- 2015 Federal Election
Co-working space designed to bring startups together
Tech entrepreneurs are being coaxed from home to hive by the creators of Nanaimo’s newest co-working space, with aims of helping their businesses grow bigger, faster.
Nanaimo Economic Development Corporation and Innovation Island unveiled plans for Square One, a new 24-hour co-working space and technology incubator in downtown Nanaimo.
According to Paris Gaudet, executive director of Innovation Island, a lot of tech entrepreneurs are working at home in isolation when it’s critical for them to be able to get together, create new technologies and collaborate. Just by connecting with other companies, “it’s leveraging opportunity for success,” she said.
Square One, a 28-desk space at 38 Victoria Cres., will provide business people with a “funky” work environment where they can immerse themselves in a culture of start-ups with other companies, create new technologies and tap into coaching and mentoring resources.
The goal is to provide the resources necessary for entrepreneurs to be successful, stay in Nanaimo, hire and grow their company, Gaudet said.
It will cost $350 a month to rent a desk in the new hive, which will include everything from space to store bikes, to wireless Internet, access to meeting rooms and a shared lounge and kitchen.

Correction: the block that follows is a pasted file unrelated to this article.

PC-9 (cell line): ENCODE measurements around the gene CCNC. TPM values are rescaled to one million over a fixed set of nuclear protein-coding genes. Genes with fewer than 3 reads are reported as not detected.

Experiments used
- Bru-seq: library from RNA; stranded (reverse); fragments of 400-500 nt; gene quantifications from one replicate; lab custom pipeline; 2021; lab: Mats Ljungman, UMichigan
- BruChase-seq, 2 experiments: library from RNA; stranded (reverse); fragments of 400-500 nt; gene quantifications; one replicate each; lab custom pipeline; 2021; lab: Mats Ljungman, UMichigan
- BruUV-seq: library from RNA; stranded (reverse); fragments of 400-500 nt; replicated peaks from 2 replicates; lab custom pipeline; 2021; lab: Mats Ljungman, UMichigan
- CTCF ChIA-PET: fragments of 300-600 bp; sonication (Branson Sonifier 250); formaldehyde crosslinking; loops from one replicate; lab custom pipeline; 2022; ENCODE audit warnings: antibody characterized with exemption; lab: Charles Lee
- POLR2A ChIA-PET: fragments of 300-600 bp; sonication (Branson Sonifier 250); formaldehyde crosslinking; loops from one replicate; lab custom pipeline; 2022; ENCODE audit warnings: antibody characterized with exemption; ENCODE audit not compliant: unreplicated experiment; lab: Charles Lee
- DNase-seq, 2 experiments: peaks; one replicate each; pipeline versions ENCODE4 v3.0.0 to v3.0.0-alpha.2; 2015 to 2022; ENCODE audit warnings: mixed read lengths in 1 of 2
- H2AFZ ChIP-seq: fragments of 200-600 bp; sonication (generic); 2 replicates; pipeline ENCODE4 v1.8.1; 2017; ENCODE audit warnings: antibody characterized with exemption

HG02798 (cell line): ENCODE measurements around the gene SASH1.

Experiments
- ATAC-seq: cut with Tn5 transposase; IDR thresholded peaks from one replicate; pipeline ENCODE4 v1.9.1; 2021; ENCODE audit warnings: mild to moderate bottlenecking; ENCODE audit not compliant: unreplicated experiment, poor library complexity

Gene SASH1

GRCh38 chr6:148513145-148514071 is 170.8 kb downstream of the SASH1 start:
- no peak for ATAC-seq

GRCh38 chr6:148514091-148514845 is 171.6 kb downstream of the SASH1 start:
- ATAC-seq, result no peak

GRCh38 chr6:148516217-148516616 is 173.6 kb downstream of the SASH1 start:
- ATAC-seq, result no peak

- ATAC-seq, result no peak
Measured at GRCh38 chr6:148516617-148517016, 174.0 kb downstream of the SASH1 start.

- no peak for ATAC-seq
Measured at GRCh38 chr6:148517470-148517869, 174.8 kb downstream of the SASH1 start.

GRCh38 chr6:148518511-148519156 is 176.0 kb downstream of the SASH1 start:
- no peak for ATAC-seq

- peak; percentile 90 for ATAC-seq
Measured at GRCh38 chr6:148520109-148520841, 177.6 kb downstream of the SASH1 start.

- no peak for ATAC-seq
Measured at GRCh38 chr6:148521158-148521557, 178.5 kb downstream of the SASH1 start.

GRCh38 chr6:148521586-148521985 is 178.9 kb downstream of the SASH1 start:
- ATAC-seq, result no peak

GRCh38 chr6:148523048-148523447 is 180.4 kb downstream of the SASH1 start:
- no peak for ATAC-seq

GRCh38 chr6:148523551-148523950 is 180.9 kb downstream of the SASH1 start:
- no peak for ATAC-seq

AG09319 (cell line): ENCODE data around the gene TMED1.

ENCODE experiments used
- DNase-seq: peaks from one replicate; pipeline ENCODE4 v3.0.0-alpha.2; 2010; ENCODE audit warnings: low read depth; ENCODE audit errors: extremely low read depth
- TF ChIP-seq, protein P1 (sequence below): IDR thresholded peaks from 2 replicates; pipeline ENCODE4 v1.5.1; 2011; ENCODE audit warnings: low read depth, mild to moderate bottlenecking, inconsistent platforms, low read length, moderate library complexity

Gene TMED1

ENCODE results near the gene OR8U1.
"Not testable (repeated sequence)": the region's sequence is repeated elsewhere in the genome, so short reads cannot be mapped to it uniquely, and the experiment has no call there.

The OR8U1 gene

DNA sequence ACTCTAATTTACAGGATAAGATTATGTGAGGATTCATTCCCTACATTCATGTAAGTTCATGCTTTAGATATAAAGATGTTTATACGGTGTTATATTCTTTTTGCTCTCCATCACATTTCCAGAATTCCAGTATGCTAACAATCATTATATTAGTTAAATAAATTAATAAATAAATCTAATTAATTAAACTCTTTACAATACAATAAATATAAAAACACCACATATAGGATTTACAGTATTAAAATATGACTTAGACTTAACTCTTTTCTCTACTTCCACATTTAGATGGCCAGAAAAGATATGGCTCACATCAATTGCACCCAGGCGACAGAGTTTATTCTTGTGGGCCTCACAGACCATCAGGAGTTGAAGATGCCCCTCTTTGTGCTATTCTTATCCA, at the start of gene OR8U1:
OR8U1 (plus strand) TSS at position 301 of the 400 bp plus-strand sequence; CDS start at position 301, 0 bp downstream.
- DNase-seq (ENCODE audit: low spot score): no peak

“It’s really exciting. The technology sector that we work with needs these kinds of spaces,” Gaudet said. “The value of incubators – it’s not only the bricks and mortar, the office space and the reduced rent – it’s the programs and services, it’s the expertise to help move in particular the tech sector forward.”
Square One is the third space opening this year to cater to innovators, following The Intersection – the Nanaimo Design Nerds’ co-working space for creative, social and tech entrepreneurs – and Makerspace, a community lab where people can share resources and create.
But Gaudet says their hybrid concept of providing a work space and an incubator to support business development is the first of its kind north of the Malahat.
She and Sasha Angus, chief executive officer for economic development, started talking about the concept 10 months ago, recognizing the demand for a workspace.
The two groups aim to recoup costs of operating the building, but the “real return” is going to be making sure businesses are spinning off into the world, where they are generating more employment and drawing more investment to the community, Angus said.
The space will officially open in July. For more information, see www.thinkbigatsquareone.com.